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Sarah Richardson and Georgia Kenniff's journeys shine a light on the value of literacy skills and the power they have to change lives.

With COVID-19 shaping the future of the workforce, skilled workers will play a vital role in our country’s economic recovery. But according to 2013 Australian Bureau of Statistics data, approximately 44 per cent of Australians read at a year 10 or lower level of literacy – an attribute that can not only impact day-to-day life, but also restrict the ability to access to higher education and ultimately limit career options.

For Gympie mother-of-two Sarah Richardson, the desire to return to study and pursue a more fulfilling career was what fuelled her decision to enrol in the Skills for Education and Employment (SEE) program at TAFE Queensland’s Gympie campus. Though she has experience working in hospitality prior to having children, Ms Richardson wanted to pursue something she is more passionate about upon her return to the workforce.

“I had worked in the servery of an aged care facility before and had found a passion for working with the elderly and helping them, but I wasn’t exactly sure what route to go down,” Ms Richardson said.

“I wanted to improve my English and maths levels and get ready to do the course because I’d only completed year 10, so ParentsNext helped me get into the program – I’d heard about the TPP (Tertiary Preparation Pathway) program but they recommended this would be a good starter for me.”

The SEE program is funded by the Australian Government Department of Education, Skills and Employment, and provides eligible job seekers with up to 650 hours of free language, literacy and numeracy training.

TAFE Queensland delivers the SEE program in communities across the state, offering locals the opportunity to improve their employability and set themselves on the path to a successful career with practical skills that are tailored to participants’ abilities, goals and interests. Participants are then able to pathway into a course with TAFE Queensland, completing the units they need to gain a qualification while receiving continued literacy support.

Through the SEE program Ms Richardson, who has greater difficulty learning due to dyslexia, gained the confidence to enrol in a Certificate III in Individual Support (Ageing) (CHC33015), which she completed in July before securing employment with local aged care home, Japara Gympie.

“I wouldn’t have been able to get where I am without it (the SEE program). I struggled trying to teach my kids with their homework and stuff, but this has helped me become more confident,” Ms Richardson said.

“A lot of things are electronic these days and I wasn’t very good at that sort of thing. But through the SEE program, I’ve learned how to use tablets and computers, which has helped with the job because everything is stored digitally.”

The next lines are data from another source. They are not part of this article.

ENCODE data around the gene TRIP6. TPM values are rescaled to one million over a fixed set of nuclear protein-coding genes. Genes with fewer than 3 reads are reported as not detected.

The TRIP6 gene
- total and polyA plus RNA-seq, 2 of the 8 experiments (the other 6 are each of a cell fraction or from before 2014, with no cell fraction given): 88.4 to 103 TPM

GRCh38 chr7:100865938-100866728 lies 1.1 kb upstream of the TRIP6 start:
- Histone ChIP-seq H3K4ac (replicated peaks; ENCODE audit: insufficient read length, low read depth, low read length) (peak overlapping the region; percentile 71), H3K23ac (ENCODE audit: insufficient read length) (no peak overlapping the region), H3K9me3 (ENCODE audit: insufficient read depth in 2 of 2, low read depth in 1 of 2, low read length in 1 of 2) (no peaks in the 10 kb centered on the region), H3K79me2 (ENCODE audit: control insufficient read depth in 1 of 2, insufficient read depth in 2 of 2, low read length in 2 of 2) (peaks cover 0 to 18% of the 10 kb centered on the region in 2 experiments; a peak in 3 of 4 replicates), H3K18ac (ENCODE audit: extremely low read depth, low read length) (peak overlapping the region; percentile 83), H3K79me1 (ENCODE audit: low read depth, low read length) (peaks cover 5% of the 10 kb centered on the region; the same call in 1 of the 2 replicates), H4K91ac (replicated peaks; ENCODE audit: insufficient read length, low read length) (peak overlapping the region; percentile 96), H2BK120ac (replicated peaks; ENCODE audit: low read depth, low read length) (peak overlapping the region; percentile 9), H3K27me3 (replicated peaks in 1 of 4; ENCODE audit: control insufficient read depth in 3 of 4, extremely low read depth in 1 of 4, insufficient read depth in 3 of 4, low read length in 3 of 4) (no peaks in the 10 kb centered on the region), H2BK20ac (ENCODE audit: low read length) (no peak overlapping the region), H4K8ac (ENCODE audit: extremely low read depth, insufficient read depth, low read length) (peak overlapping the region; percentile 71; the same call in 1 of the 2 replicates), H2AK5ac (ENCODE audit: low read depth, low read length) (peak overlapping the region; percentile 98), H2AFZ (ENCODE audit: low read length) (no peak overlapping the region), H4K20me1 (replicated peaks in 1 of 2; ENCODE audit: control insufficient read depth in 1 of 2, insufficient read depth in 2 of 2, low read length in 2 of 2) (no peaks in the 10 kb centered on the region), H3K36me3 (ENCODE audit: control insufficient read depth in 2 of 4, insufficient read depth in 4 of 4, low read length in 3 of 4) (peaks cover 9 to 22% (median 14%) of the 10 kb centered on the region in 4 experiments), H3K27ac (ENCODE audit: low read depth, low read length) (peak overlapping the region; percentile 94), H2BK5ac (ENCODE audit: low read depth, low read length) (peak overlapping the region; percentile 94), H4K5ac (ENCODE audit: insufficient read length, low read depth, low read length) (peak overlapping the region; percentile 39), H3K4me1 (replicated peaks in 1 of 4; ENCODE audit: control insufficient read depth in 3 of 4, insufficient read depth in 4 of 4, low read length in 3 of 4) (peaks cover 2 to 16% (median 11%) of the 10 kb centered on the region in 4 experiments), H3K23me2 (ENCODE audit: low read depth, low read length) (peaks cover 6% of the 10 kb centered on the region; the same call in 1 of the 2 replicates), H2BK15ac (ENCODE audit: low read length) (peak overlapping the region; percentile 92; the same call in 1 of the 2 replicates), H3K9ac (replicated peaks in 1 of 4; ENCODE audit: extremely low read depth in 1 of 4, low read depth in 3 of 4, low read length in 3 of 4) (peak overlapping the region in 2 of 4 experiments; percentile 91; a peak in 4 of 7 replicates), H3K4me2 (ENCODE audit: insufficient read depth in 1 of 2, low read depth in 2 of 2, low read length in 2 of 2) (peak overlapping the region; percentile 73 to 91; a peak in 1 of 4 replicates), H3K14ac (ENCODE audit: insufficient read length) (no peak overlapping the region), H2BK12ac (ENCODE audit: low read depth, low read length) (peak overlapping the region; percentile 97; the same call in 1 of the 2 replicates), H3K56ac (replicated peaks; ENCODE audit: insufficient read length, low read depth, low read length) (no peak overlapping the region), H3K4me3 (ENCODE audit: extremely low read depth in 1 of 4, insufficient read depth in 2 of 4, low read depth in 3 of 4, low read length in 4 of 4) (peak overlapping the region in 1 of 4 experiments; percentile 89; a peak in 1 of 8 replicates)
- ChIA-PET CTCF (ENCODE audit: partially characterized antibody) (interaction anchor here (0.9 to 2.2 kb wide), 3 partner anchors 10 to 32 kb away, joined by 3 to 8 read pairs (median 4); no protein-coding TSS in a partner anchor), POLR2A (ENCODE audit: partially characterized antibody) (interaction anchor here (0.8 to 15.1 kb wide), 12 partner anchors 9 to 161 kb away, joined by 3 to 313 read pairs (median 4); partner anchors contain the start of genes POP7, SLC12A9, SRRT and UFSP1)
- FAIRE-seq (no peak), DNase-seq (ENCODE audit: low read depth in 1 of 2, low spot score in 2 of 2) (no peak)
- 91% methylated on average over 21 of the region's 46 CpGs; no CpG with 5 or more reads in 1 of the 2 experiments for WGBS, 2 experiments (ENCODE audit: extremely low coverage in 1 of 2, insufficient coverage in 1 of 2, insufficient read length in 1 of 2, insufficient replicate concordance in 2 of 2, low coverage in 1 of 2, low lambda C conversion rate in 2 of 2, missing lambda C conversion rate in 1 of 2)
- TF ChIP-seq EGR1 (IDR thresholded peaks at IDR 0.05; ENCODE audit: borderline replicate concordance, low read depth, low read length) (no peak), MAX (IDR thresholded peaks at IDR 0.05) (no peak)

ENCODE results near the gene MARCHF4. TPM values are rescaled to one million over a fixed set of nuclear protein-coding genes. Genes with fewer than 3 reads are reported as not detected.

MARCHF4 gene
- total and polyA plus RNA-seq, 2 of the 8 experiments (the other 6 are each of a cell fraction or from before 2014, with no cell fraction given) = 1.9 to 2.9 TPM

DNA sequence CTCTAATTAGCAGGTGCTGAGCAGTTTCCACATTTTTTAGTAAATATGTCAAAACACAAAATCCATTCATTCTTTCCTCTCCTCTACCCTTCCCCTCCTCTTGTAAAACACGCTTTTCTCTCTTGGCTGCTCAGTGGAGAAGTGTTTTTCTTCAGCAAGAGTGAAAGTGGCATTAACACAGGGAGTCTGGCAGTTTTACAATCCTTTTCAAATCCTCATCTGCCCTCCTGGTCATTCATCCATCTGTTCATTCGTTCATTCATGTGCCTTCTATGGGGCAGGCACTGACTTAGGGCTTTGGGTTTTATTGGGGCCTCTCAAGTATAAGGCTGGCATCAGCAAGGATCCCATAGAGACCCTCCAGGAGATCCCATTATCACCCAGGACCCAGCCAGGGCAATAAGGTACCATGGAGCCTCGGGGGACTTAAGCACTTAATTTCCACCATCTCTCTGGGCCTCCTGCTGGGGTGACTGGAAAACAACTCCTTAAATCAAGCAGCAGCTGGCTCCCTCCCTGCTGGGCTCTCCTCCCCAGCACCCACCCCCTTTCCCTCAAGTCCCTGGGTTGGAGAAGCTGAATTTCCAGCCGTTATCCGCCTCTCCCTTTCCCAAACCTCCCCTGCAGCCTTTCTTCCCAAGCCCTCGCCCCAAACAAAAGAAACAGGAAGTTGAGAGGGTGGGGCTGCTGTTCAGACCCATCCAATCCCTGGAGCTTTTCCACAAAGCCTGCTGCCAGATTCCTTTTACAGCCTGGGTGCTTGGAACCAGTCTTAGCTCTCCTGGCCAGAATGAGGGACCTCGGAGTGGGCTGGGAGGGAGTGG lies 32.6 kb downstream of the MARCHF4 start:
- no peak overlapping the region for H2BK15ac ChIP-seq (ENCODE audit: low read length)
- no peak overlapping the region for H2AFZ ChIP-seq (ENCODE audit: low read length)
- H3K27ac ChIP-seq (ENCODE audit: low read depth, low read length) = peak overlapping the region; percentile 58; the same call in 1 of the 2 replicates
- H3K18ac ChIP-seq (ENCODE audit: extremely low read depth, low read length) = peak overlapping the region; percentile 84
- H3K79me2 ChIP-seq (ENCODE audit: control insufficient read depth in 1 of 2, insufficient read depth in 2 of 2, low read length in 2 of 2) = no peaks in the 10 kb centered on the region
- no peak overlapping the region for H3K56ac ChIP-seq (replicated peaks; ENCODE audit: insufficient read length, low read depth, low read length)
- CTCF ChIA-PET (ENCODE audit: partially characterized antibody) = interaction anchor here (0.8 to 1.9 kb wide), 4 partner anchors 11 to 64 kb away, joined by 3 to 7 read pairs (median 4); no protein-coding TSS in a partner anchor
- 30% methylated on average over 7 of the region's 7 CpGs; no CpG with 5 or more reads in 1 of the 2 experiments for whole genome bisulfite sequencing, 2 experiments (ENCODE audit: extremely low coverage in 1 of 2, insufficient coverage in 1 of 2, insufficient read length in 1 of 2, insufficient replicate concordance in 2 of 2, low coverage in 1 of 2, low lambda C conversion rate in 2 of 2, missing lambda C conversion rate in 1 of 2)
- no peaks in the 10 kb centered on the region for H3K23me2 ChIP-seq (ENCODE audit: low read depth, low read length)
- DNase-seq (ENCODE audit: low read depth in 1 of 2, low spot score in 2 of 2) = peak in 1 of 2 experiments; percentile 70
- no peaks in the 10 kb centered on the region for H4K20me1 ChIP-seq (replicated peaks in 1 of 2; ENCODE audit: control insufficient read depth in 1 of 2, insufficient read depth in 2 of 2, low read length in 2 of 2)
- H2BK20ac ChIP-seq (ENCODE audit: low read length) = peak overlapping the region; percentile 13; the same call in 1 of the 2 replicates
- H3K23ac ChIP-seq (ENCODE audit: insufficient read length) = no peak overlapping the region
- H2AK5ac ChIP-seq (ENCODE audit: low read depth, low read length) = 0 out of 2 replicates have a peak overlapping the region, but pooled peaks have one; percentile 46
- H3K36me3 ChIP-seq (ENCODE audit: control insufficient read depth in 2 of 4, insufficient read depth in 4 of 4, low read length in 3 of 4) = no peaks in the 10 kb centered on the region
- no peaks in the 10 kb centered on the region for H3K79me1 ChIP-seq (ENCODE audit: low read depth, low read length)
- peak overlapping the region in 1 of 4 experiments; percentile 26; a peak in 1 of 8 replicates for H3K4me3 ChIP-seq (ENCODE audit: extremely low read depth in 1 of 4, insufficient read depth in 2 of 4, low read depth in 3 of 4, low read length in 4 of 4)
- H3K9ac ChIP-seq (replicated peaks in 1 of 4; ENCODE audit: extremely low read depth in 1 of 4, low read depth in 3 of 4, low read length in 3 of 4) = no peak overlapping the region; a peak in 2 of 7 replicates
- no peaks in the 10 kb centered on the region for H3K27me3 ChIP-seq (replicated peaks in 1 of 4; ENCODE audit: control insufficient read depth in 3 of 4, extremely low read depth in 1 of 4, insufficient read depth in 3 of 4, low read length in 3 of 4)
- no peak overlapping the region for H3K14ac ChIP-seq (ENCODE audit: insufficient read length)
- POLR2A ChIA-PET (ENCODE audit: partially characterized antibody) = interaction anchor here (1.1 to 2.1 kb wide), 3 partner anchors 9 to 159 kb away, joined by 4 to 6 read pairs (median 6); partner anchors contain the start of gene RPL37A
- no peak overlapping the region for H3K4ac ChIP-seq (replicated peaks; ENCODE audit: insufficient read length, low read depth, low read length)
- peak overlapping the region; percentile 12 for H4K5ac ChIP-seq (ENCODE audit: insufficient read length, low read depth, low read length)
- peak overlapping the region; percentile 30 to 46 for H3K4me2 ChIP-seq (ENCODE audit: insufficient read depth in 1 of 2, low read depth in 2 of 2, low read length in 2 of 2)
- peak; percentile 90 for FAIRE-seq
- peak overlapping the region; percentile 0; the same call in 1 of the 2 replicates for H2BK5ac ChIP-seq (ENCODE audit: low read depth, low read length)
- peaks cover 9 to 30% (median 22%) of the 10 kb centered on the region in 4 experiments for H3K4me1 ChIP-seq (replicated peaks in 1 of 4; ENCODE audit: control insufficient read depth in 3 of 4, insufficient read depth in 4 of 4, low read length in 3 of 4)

“It was very daunting (returning to study), but hearing the feedback from everybody and that they’re happy with my work is quite uplifting – it’s like, ‘yes, I’ve still got it’.”

Ms Richardson said she plans to eventually return to study in the future with the aim of becoming a physio or occupational therapist, but said she is loving her new career caring for the region’s elderly.

“I love working with the residents and hearing their stories; they’ve lived life and have something to tell. It’s so nice getting to know them and support them, and I just want to bring a smile to their faces,” she said.

“In the future I would to help with more mobility and work one-on-one with them a bit more.”

Seventeen-year-old Gympie local Georgia Kenniff has also benefitted from participation in the SEE program, gaining a head-start in her career in the process.

Miss Kenniff knew she wanted to be a teacher or early childhood educator from a young age, but was struggling in school. So when one of her teachers suggested a different approach to achieving her goal, she jumped at the chance.

“My teacher was a bit concerned with how I was going and he encouraged me to talk to TAFE Queensland and see if there was a course that suited me, so that I’d be doing something I enjoy,” Miss Kenniff said.

After participating in the SEE program, Miss Kenniff enrolled in a Certificate III in Early Childhood Education and Care (CHC30113), and with the support of the course's teachers, completed her qualification in June. She has since been offered a role with a local childcare centre and is looking forward to starting her dream career.

“I liked that the trainers were really supportive with everything and we could take it at our own pace,” Miss Kenniff said.

“I think it’s really important for people to be able to enrol in something they really want to do and better their skills so they can achieve their goals.”


More about the SEE program

The Skills for Education and Employment (SEE) program is funded by the Australian Government Department of Education, Skills and Employment.

 
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